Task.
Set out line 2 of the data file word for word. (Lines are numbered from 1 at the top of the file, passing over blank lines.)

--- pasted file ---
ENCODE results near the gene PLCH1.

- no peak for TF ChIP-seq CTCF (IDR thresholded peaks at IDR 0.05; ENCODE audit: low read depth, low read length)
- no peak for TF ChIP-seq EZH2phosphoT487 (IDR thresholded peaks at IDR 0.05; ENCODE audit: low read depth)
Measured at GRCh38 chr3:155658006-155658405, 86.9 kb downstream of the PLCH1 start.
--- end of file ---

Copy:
- no peak for TF ChIP-seq CTCF (IDR thresholded peaks at IDR 0.05; ENCODE audit: low read depth, low read length)